But God gave us a few restrictions: First, don’t abuse the earth. Genesis 2:15 tells us that God put humans in the garden “to work it and take care of it.” We are custodians of the earth, not owners. God told the Israelites they could not sell the land permanently because the land was God’s. They were merely “aliens and tenants” (Leviticus 25:23). As such, we have a responsibility to care for the earth. God is Lord of creation and its sustainer (Hebrews 1:2-3); we must not thwart God’s work.
The second restriction: Don’t worship our own creations. The Bible calls possessions dangerous because we often treasure things, and neglect God and others. True fulfillment comes first from a relationship with God, and then relationships with others. Only then do possessions bring any fulfillment.
Sider says that the average Christian hasn’t developed a godly attitude toward possessions and the poor because of the omission of that topic from the pulpit. The care of the poor is the second most common theme in the Bible, according to Sider, and while evangelicals claim to teach the Scriptures, they don’t talk about the poor as much as the Bible does. Sider calls this neglect “biblical infidelity.”
We live in a world where at least a billion people have never heard of Christ and over a billion struggle to live on a dollar a day or less. Those numbers alone underscore the need for expanded evangelism and economic development throughout our world. And that, Sider says, means we as believers are “called to live more simply.”
According to some statistics, average churchgoers give only 2.5% of their net income to the church—and Sider says evangelicals approach that norm: “The typical American Christian could easily give 10 to 20%. Our motivation should be to spend radically less on ourselves to free up resources for ministry.”
But what about the apparent extremes presented in Scripture? One place that seems to reconcile them is 1 Timothy 6:17-18:
“Command those who are rich in this present world not to be arrogant nor to put their hope in wealth, which is so uncertain, but to put their hope in God, who richly provides us with everything for our enjoyment. Command them to do good, to be rich in good deeds, and to be generous and willing to share.”
True life comes as we recognize God as the source of all we have, enjoy all the gifts God has given us, and seek opportunities to be generous and share with others. God’s balance does not involve swinging on a vine from extreme to extreme. Instead, I now envision God’s balance as a tightrope. There will always be tension; in fact, there needs to be tension if I am to walk it successfully.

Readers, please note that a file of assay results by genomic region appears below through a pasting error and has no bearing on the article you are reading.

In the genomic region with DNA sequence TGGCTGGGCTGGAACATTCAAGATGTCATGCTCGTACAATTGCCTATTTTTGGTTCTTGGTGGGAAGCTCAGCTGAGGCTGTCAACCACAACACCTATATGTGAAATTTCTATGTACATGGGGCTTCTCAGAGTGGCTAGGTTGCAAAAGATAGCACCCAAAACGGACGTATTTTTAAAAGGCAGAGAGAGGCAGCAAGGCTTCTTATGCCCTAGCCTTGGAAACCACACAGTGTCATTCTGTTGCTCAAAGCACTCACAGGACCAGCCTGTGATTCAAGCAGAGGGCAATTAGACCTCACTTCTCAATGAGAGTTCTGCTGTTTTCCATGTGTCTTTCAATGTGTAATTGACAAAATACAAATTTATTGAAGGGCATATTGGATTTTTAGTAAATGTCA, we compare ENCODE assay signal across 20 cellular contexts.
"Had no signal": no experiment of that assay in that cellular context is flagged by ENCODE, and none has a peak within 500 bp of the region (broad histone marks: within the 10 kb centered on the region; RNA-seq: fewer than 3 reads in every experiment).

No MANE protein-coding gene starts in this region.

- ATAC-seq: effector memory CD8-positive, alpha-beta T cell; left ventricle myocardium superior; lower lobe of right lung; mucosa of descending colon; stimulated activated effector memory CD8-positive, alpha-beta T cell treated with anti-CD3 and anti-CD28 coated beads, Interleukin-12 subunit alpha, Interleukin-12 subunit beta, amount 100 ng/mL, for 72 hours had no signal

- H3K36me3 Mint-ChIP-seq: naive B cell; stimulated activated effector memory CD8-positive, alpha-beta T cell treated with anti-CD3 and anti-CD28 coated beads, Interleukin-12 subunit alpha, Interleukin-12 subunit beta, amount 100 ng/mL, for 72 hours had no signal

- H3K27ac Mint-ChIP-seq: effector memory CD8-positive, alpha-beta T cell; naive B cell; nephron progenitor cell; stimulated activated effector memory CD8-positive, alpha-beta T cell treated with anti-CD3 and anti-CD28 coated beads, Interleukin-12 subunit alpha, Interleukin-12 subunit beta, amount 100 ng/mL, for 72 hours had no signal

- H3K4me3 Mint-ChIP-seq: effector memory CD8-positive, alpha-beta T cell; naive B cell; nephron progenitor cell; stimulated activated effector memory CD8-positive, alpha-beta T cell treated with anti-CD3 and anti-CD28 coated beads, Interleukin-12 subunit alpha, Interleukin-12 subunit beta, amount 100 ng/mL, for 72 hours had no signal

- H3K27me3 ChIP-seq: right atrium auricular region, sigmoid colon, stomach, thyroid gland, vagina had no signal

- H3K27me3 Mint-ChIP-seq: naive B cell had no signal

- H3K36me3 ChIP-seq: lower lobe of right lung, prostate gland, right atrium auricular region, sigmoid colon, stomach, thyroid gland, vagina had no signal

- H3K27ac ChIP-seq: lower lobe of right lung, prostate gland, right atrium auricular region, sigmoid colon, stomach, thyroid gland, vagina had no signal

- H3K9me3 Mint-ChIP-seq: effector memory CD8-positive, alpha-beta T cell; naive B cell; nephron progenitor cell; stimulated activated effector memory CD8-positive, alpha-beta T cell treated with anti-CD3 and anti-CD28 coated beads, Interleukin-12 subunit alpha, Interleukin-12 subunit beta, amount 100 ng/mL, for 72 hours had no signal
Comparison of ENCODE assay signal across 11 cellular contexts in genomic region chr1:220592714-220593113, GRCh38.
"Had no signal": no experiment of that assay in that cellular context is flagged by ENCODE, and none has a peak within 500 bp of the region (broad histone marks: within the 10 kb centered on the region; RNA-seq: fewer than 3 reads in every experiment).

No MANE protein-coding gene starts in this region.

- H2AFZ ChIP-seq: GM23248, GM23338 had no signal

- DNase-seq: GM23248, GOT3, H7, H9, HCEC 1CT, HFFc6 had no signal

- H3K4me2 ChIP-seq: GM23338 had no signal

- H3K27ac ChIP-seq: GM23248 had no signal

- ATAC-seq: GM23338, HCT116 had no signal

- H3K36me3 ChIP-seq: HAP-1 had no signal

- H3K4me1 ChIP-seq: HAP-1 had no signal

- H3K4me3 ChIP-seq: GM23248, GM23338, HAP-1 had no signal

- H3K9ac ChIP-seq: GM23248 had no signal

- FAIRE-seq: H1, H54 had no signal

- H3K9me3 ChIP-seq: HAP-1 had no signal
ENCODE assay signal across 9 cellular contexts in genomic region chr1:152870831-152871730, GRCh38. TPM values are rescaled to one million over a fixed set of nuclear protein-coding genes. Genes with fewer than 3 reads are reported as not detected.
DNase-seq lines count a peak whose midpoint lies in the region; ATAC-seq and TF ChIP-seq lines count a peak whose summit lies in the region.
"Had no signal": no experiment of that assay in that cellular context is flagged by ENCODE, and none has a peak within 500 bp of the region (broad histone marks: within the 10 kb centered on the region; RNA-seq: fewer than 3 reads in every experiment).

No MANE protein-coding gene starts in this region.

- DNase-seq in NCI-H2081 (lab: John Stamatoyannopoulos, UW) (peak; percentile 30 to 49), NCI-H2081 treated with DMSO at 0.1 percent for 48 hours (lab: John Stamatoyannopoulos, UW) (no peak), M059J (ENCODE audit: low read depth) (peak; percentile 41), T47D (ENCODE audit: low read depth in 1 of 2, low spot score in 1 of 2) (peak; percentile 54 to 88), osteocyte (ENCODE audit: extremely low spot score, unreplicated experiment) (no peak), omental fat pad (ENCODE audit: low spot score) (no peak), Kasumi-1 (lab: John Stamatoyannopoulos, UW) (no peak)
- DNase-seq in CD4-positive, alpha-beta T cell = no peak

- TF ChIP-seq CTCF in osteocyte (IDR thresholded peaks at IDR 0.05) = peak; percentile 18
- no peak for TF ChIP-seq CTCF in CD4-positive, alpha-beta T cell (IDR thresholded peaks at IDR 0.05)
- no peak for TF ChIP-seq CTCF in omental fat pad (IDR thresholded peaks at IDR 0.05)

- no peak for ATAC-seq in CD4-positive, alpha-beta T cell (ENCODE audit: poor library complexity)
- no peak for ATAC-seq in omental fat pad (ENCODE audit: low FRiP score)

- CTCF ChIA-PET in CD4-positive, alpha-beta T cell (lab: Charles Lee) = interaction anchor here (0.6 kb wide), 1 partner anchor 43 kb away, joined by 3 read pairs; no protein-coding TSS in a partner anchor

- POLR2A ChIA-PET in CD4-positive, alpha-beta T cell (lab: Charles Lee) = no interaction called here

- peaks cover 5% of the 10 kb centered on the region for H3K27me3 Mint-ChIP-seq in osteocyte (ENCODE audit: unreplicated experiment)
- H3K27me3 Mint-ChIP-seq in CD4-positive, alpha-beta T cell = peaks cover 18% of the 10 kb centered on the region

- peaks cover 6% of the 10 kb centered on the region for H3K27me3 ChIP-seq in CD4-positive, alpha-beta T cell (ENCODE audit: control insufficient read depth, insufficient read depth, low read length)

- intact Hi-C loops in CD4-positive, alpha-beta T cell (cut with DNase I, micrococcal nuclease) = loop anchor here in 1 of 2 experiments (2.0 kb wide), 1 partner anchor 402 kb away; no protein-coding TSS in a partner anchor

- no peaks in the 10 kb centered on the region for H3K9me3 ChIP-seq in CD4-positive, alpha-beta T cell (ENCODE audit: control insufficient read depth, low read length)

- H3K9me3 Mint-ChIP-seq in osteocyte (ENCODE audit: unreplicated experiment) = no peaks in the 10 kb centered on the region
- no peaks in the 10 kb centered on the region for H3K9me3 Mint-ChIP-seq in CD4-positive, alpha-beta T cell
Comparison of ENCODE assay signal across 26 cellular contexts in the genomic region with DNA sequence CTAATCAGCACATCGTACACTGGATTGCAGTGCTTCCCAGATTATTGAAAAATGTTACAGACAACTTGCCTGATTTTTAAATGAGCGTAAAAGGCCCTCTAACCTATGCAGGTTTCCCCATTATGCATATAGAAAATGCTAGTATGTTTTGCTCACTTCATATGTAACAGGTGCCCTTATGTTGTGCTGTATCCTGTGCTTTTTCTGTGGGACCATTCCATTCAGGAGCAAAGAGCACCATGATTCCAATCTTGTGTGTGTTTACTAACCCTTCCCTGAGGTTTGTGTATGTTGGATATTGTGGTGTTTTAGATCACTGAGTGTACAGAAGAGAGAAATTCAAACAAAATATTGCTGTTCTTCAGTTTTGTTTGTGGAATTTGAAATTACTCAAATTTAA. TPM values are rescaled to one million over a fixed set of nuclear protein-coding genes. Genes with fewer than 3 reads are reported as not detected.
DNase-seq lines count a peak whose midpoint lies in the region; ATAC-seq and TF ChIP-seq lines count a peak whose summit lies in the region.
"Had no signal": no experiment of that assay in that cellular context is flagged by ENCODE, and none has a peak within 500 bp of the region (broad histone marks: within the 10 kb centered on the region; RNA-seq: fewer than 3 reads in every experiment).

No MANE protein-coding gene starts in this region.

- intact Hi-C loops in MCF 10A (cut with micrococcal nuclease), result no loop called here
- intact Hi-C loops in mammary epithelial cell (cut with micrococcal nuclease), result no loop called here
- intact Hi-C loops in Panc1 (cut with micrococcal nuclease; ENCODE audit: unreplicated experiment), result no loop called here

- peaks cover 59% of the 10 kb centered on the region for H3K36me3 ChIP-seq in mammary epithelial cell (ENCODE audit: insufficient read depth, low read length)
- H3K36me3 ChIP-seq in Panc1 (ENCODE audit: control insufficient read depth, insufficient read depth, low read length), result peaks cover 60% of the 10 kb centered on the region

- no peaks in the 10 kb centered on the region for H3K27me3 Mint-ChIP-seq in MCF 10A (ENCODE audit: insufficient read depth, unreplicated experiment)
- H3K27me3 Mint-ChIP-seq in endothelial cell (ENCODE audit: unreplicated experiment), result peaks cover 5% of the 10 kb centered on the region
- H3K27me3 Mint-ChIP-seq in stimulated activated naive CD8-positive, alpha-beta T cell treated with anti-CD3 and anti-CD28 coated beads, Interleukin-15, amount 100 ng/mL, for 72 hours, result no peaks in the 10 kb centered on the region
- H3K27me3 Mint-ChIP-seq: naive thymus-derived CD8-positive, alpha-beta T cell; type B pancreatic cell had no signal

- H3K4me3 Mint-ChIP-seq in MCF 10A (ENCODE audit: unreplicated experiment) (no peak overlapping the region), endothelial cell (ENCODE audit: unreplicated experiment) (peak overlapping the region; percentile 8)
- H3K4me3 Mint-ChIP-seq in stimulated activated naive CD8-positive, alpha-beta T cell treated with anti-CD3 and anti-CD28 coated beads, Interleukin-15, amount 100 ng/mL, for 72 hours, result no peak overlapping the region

I find encouragement for this tightrope-walking in Galatians 6:4-5, which in The Message says: “Make a careful exploration of who you are and the work you have been given, and then sink yourself into that. Don’t be impressed with yourself. Don’t compare yourself with others. Each of you must take responsibility for doing the creative best you can with your own life.”
So what is “the work I had been given”? I began to investigate my passions and my gifts and abilities. I’m enthusiastic, an organizer, and able to teach and write. I enjoy showing hospitality. I always root for the underdog, for I love seeing someone succeed against the odds. With a sense of how God has created us, we can have a plan for our giving. This frees us to say no, without guilt, to opportunities that don’t fit. We want to use our gifts to mirror Christ in our world.
And that’s the goal of all who walk the tightrope. We learn to step carefully so we don’t fall to one side or the other, landing on the soft pillow of materialism or the hard floor of asceticism. And we have an advantage over the typical tightrope walker—we walk with God. If we hold onto God, our feet will stay on the rope, and we will stay on course.
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Carol Cool is a writer and speaker who encourages listeners to find balance by living authentically and blogs about it on her website. She has been published nationally and internationally and is the author of the book Finding Balance in the Circus of Life. Carol lives with her pastor-husband, Les, in Ephrata, PA. This article was adapted from a longer version that originally appeared in Moody Magazine, and again in PRISM magazine. It is reproduced here by permission.